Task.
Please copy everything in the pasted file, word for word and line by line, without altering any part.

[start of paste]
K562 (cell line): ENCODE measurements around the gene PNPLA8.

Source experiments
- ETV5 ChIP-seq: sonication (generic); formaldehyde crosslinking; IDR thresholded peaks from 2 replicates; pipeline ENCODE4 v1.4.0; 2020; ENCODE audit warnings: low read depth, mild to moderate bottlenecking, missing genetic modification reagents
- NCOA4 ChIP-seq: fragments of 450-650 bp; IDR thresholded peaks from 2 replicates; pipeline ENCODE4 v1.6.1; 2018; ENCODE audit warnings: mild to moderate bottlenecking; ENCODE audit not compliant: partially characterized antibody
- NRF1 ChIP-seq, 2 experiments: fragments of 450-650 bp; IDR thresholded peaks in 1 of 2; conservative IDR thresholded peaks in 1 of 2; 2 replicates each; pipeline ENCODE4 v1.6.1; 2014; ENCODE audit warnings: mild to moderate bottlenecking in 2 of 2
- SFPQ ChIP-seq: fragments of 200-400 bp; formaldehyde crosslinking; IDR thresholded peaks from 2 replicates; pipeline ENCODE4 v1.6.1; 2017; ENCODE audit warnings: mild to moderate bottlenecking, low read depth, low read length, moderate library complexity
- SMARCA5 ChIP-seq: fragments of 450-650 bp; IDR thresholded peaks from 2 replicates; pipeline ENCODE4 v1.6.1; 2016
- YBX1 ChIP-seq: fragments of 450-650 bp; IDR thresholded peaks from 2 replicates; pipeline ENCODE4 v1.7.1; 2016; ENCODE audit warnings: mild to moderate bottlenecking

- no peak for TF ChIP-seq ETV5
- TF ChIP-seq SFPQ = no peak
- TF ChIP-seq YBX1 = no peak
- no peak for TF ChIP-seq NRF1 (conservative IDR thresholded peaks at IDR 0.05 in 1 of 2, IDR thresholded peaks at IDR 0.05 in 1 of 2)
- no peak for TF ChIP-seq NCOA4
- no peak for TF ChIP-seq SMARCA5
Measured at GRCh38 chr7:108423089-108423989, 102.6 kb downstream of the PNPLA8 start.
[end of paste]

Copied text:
K562 (cell line): ENCODE measurements around the gene PNPLA8.

Source experiments
- ETV5 ChIP-seq: sonication (generic); formaldehyde crosslinking; IDR thresholded peaks from 2 replicates; pipeline ENCODE4 v1.4.0; 2020; ENCODE audit warnings: low read depth, mild to moderate bottlenecking, missing genetic modification reagents
- NCOA4 ChIP-seq: fragments of 450-650 bp; IDR thresholded peaks from 2 replicates; pipeline ENCODE4 v1.6.1; 2018; ENCODE audit warnings: mild to moderate bottlenecking; ENCODE audit not compliant: partially characterized antibody
- NRF1 ChIP-seq, 2 experiments: fragments of 450-650 bp; IDR thresholded peaks in 1 of 2; conservative IDR thresholded peaks in 1 of 2; 2 replicates each; pipeline ENCODE4 v1.6.1; 2014; ENCODE audit warnings: mild to moderate bottlenecking in 2 of 2
- SFPQ ChIP-seq: fragments of 200-400 bp; formaldehyde crosslinking; IDR thresholded peaks from 2 replicates; pipeline ENCODE4 v1.6.1; 2017; ENCODE audit warnings: mild to moderate bottlenecking, low read depth, low read length, moderate library complexity
- SMARCA5 ChIP-seq: fragments of 450-650 bp; IDR thresholded peaks from 2 replicates; pipeline ENCODE4 v1.6.1; 2016
- YBX1 ChIP-seq: fragments of 450-650 bp; IDR thresholded peaks from 2 replicates; pipeline ENCODE4 v1.7.1; 2016; ENCODE audit warnings: mild to moderate bottlenecking

- no peak for TF ChIP-seq ETV5
- TF ChIP-seq SFPQ = no peak
- TF ChIP-seq YBX1 = no peak
- no peak for TF ChIP-seq NRF1 (conservative IDR thresholded peaks at IDR 0.05 in 1 of 2, IDR thresholded peaks at IDR 0.05 in 1 of 2)
- no peak for TF ChIP-seq NCOA4
- no peak for TF ChIP-seq SMARCA5
Measured at GRCh38 chr7:108423089-108423989, 102.6 kb downstream of the PNPLA8 start.